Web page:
- The Bounty from the Beach: Cross-Cultural and Cross-Disciplinary Essays ed. by Sylvie Largeaud-Ortega
The Bounty from the Beach explores a European historical moment in the Pacific—the 1789 mutiny on the British sailing ship, the hms Bounty, which had been commanded by Captain William Bligh and whose mission was supported by botanist Sir Joseph Banks, a founding member of the Royal Society who had traveled to Tahiti with Captain Cook. The ship had sailed to Tahiti with the purpose of collecting and distributing breadfruit throughout other tropical British territories, such as the West Indies. Breadfruit was particularly valued by British plantation owners who saw it as a potentially cheap food source for their enslaved workers.
In April of 1789, twenty-five sailors, led by Fletcher Christian, took hold of the Bounty while near the islands of Tonga. Seeking to hide from the British Royal Navy, the mutineers sailed to Tubua'i in the Austral Island archipelago and then on to Tahiti, where they partnered with Tahitians and collected livestock. While some mutineers chose to stay in Tahiti, others eventually sailed to and settled on the then-uninhabited island of Pitcairn. Shortly after their settlement, the newly founded community faced considerable issues, including alcoholism, illness, murder, suicide, and heavy-handed control of Polynesian women by the European men. After the often violent deaths of all but one of the men on the island, Pitcairn settled into a state of relative social order. Descendants of the original settlers living on Pitcairn today number about fifty people, and many more live on Norfolk Island.
Historically, writers, filmmakers, and historians have been especially interested in portraying the story of this mutiny. European perspectives have traditionally dominated the [End Page 287] narratives, focusing the storytelling on Banks, Christian, and Bligh, among other sailors on the ship. These stories have centered on either the dynamics on the ship that caused the mutiny or those of encountering unfamiliar islands, cultures, and peoples of Oceania. Meanwhile, Islanders positioned within these histories—Tahitian, Pitcairn, Mangarevan, and Austral—have voices and experiences that are usually left out of such stories.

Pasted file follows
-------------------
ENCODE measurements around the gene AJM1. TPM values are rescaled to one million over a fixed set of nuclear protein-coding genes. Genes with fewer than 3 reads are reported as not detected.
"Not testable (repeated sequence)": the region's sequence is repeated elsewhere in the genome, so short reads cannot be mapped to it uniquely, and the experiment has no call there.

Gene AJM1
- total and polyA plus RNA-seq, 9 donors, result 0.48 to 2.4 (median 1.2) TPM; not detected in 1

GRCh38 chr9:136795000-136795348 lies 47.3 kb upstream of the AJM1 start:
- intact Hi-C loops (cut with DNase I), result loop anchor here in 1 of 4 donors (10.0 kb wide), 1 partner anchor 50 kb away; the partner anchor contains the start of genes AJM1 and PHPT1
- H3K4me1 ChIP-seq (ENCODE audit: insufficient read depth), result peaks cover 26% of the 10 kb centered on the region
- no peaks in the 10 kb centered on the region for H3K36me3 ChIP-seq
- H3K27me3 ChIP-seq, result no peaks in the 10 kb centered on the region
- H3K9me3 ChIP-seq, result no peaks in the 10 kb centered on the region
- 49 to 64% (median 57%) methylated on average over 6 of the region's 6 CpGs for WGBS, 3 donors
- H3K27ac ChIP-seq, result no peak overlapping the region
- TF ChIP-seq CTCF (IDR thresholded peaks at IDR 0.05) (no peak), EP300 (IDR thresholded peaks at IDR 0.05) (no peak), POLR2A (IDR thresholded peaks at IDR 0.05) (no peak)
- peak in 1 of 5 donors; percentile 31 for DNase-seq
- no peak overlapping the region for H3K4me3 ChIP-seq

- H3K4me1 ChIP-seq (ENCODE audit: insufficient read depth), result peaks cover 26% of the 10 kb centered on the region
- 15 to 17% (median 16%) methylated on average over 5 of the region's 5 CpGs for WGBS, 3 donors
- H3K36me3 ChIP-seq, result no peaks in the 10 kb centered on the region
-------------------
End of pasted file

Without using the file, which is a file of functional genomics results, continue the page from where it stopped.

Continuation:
Edited by Sylvie Largeaud-Ortega, a specialist in literature and societies of the anglophone Pacific at the University of French Polynesia in Puna'auia, Tahiti, this book is a compilation of cross-disciplinary perspectives. The introduction explains that the work attempts to add fresh perspectives to past writings on the mutiny on the Bounty, to be critical of past Western colonial perspectives, and to uplift "Pacific Islander views, tales and writings" in the telling of this history (13). After a thorough read, however, it is evident that most chapters have trouble completing all of these goals. While I applaud most of the chapters for being thoroughly critical of past perspectives, in terms of uplifting Pacific voices, overall the book privileges the established Bounty narratives that continue to silence Pacific Islander voices and views.
For example, chapter four examines Charles Nordhoff and James Nor-man Hall's Mutiny on the Bounty, written in 1932, and it pinpoints the purpose of the historical fiction as a commercial venture, with stereotypical depictions of Tahiti as a paradise used as a way to increase book sales. Here, Largeaud-Ortega continues to offer a critical review of the book, picking apart the main characters, their actions, the scenarios presented, and the colonial discourses exemplified through written portrayals and descriptions. She states, "their narrative of Mutiny further contributed to the stereotypically colonial representation of Tahiti as a carefree island where natives lived in 'a timeless, myth-ridden, ahistorical haze'" (151). Chapter six examines the famous 1962 Marlon Brando film, Mutiny on the Bounty, in the same manner—critical of the characters' portrayal and how the main characters, the Bounty sailors, interacted with their Pacific surroundings and the people they met. But in these two chapters, as with most others...